However, Barack Obama had better be careful if he makes any statements on this, or else Wired Magazine will manufacture or clip another quote saying Obama claims to be “the father of WiFi,” not unlike this mess.


Back in Philadelphia, Cesar’s older sister, Tomasa DeLaRosa, said she had faith that city officials would find a way to finish the network and keep her Internet service going.

“Our whole house is totally different now,” said Ms. DeLaRosa, 19, who had never had Internet access at home until last December because she could not afford it.

After signing up for a job training program and completing its course work, Ms. DeLaRosa received a free laptop, training and a year’s worth of free wireless service from Esparanza, a community group.

“For us and a lot of people in this neighborhood,” Ms. DeLaRosa said, “the Internet is like a path out of here.”
Of course, it would be nice if Wolf and McCurry, in addition to dropping their idiotic opposition to Net Neutrality, would actually encourage partnerships and investments in an effort to better the lives of the DeLaRosas and others in their circumstances instead of shilling for those who care only about the profit motive instead.

Short of that, though, maybe they’d help Tomasa DeLaRosas to get a job in one of their coffee shops, since, apparently, that’s the only way that she’ll have reliable WiFi access.

Update: And by the way (speaking of technology), K.O. had something about this in a "Bushed" segment last week on "Countdown" - more "under the radar" Big Brotherism by Bushco.

A Monday Dose Of Obama-Rama Wankery

On a scale of pissant pundits, John Harwood of the New York Times isn’t too bad, but he still served up some choice items in this column about the presidential campaign that deserve a response…

Establishment candidates typically use risk arguments to fend off dashing insurgents promising change. It didn’t work for President Jimmy Carter against Ronald Reagan in 1980; it did for Walter F. Mondale against Gary Hart in Democratic primaries four years later.
This is a minor point, but it really should be noted that Carter was elected against Gerald Ford in 1976 as an “insurgent promising change,” if you will, in light of Ford’s pardon of Richard Nixon for the Watergate scandal, as well as some of Ford’s presidential gaffes, including his statement that, at the time, Poland “did not consider itself to be under Soviet domination,” though it most certainly was (compared to Dubya, though, Ford looks like a scholar, even though he helped launch the political careers of two Repug operatives named Don Rumsfeld and Dick Cheney).

Returning to Harwood…

Bitter feelings remain (allegedly, between Obama and Hillary). In a Washington Post interview over the weekend, Mr. Clinton offered cursory praise for his party’s presumed nominee; the Obama team has made it clear that Mrs. Clinton isn’t likely to become his running mate.
I don’t know what article Harwood is referring to; I searched the WaPo for last weekend’s columns related to the Clintons and found two by Anne Kornblut and one by Jonathan Weisman, as well as a bunch of AP reports. However, in yesterday’s Kornblut column, the topic was the dynamic of the Obama campaign (which, since it is emblematic of a Dem presidential candidate leading in many polls, must be fraught with secrecy, intrigue and deception – I mean, he couldn’t possibly be doing well because he’s actually running a good campaign, can he?), and there was no “cursory praise” offered from Hillary Clinton, and there was no declaration as to who Obama’s VP nominee was likely to be, whether it’s HRC or anyone else.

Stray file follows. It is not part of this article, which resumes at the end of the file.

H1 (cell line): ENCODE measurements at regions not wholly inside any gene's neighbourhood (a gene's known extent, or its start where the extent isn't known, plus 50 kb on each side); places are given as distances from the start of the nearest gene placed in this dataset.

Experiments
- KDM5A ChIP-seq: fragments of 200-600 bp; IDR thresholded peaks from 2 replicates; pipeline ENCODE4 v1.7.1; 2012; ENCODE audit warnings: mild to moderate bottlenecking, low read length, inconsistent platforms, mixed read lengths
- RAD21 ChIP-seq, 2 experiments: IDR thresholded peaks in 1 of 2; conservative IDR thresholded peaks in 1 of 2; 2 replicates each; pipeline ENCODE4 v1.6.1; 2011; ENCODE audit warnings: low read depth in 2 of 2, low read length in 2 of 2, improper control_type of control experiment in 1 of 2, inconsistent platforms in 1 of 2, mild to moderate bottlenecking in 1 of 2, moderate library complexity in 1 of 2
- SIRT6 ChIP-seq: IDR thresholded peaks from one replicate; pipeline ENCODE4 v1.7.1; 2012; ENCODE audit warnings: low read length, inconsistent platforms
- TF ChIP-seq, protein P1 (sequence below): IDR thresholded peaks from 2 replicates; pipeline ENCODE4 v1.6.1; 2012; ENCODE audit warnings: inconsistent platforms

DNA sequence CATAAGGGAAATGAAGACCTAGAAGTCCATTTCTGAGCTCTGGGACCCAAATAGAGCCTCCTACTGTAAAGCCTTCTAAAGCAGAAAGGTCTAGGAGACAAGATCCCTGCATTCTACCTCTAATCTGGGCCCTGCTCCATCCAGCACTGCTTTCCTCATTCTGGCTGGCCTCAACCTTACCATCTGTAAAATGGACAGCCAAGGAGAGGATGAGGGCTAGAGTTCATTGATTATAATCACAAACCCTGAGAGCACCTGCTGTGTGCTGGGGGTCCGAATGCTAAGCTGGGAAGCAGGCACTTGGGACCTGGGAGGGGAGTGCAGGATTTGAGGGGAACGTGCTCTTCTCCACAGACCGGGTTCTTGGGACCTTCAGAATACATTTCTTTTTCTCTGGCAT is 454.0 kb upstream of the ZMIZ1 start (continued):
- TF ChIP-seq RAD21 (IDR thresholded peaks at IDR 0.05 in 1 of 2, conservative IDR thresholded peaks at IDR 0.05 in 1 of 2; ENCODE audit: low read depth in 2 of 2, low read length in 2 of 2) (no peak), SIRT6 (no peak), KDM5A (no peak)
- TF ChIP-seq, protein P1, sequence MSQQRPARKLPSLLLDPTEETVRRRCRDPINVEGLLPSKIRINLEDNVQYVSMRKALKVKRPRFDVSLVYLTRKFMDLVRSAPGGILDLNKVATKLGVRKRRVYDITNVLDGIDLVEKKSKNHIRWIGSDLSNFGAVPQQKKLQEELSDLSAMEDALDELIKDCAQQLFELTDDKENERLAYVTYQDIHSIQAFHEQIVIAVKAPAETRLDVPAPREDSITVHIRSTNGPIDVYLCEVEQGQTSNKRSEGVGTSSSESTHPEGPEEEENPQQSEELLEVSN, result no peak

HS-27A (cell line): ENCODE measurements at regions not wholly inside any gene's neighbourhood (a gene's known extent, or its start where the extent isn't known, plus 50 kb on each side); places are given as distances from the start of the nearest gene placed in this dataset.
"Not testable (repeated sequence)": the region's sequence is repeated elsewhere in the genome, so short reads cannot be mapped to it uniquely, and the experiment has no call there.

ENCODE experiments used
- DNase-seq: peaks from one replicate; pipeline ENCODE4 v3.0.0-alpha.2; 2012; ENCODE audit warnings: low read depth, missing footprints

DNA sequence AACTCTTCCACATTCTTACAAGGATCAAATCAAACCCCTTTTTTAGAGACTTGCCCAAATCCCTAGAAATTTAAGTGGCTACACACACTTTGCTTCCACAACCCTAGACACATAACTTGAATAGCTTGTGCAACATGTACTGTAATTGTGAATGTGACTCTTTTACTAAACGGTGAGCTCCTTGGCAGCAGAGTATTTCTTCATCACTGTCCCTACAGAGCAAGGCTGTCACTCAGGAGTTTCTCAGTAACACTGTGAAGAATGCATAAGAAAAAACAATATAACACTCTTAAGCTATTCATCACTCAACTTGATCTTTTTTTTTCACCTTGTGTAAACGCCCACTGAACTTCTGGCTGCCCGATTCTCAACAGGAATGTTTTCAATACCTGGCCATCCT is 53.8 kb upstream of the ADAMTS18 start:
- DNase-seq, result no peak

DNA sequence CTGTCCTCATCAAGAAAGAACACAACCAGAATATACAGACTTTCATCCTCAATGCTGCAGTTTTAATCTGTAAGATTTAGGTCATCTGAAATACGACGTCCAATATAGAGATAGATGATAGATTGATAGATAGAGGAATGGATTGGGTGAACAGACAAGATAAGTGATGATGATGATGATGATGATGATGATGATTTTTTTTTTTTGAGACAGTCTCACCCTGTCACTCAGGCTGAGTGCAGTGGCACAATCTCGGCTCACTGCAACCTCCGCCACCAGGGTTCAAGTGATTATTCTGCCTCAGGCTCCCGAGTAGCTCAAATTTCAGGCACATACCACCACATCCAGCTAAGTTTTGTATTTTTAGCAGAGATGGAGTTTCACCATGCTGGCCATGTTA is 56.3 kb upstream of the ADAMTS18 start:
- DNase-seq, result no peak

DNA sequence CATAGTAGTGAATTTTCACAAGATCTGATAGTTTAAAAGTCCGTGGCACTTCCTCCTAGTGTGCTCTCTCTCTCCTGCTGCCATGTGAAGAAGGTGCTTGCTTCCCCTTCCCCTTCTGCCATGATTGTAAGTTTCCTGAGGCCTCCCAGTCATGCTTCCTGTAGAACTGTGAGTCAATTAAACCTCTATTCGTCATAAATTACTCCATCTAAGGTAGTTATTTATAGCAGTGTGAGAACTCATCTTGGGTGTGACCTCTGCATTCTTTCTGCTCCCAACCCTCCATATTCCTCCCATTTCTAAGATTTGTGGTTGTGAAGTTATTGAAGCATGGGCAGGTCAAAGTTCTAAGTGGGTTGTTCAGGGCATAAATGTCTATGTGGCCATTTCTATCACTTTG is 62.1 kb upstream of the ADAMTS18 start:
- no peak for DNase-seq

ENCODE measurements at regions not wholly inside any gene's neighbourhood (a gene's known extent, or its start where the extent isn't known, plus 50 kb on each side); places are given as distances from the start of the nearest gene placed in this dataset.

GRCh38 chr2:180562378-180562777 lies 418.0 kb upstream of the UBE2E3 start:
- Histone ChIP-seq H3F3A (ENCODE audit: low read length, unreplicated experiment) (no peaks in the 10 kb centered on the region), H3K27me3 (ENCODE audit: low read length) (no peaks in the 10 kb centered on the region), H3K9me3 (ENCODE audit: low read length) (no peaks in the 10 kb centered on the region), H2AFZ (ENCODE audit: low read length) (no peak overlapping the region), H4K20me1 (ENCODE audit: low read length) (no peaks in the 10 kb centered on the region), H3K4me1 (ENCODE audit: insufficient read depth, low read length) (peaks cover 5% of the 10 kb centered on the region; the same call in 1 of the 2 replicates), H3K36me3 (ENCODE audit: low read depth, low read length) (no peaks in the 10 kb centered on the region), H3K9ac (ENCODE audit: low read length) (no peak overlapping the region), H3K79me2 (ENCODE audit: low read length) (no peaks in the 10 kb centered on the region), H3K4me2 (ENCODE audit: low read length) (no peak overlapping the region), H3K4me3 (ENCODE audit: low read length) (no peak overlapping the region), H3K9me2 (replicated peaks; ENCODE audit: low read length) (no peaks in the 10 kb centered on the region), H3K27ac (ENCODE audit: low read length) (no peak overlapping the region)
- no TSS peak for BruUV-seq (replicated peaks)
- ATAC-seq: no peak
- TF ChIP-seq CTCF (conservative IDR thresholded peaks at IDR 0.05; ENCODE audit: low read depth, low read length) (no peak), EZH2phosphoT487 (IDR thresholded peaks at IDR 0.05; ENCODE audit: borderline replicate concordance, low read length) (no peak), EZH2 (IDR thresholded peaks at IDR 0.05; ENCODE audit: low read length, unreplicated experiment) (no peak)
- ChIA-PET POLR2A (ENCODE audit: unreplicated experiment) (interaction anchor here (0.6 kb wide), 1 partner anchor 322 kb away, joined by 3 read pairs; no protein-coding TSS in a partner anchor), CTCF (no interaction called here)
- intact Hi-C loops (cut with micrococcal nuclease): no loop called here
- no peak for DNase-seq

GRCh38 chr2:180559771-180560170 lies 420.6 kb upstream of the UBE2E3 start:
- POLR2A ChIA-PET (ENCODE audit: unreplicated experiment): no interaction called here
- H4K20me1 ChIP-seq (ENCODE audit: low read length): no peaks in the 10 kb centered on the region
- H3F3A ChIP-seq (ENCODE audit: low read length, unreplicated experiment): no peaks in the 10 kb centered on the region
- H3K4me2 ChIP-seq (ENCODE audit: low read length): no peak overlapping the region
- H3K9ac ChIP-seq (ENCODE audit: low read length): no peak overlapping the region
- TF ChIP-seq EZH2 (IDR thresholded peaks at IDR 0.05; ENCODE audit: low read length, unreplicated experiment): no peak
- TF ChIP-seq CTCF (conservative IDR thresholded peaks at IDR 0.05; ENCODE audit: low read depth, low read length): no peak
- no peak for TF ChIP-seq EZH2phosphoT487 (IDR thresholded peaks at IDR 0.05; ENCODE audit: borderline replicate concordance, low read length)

However, there IS a note of three senior women campaign advisers brought on by the Obama campaign: Stephanie Cutter, a former operative for Sen. John F. Kerry (D-Mass.) who is Michelle Obama’s chief of staff; Sarah Hurwitz, who joins Patti Solis Doyle as another Hillary-ite working for Obama; and Christina Reynolds, a former operative for the John Edwards campaign.

If there are “bitter feelings” remaining between Obama and the other former Dem presidential nominees, then you really can’t see that in the makeup of Obama’s campaign staff then, can you?

Once again, back to Harwood…

…McCain advisers paid close attention to the strong finish of a Clinton primary campaign that fell just short of defeating Mr. Obama. “The most important thing we learned is this: Hillary Clinton won 8 of the last 13 primaries,” said Steve Schmidt, Mr. McCain’s top strategist. “He is beatable.”
Dream on.

Comparing tired, mistake-prone John W. McBush (with his moments of utter befuddlement) to a political pro like Hillary Clinton is to laugh.

And by the way, speaking of that “straight-talking maverick,” this Times story by Harwood’s colleague Michael Cooper tells us…

Asked about affirmative action, (McBush) said that “affirmative action is in the eye of the beholder” and praised the United States military as the nation’s greatest equal opportunity employer.
Gee, would it have been too much trouble for Cooper to point out that McBush opposes affirmative action, instead of letting him off the hook with that stupid “eye of the beholder” quote?


To some degree, Republicans feel compelled by public opinion to adopt an aggressive stance. The electorate’s desire for change is robust enough, polls indicate, that questions about Mr. Obama may represent the principal barrier to Democratic victory in November.
Translated: The only “strategy” the Repugs have is to throw mud because they’ve made such a hash of this country under their “governance” and have no solutions to our most urgent issues (none that are any good, anyway).

Also, get a load of this…

Obama advisers say their task lies partly in reassuring voters that he can handle the presidency. But another part lies in redoubling their efforts, interrupted by his overseas trip, to move Mr. Obama out from behind speechmaking lecterns and to convey his on-the-ground understanding of voters’ economic struggles. He will try to do so this week in Michigan, Ohio and Indiana, among other places. Mr. McCain will hit Michigan and Ohio as well as Pennsylvania, with an appearance at the Sturgis, S.D., motorcycle rally to underscore his blue-collar sensibilities.
Is it possible that somehow Harwood missed the news that Obama “moved out from behind speechmaking lecterns” to travel halfway around the world a couple of weeks ago, visiting Iraq, Israel and France and making a speech in Berlin, as noted here?

And it is a continual source of amusement for your humble narrator to read language from a pundit implying that a U.S. senator who has “served” for decades, owns his own jet, and married into the fortune of a beer heiress with whom he conducted an affair while still married to his wife and mother of his children actually has “blue-collar sensibilities.”

Well, at least Harwood didn’t say McBush had “pundit” sensibilities. Now THAT would truly be an insult.

Sunday, August 03, 2008

A Sunday Energy Meditation

I dedicate this to everyone screaming about drilling offshore - "Only So Much Oil In The Ground," by Tower of Power.

By the way, please keep in mind that this song was written in 1974.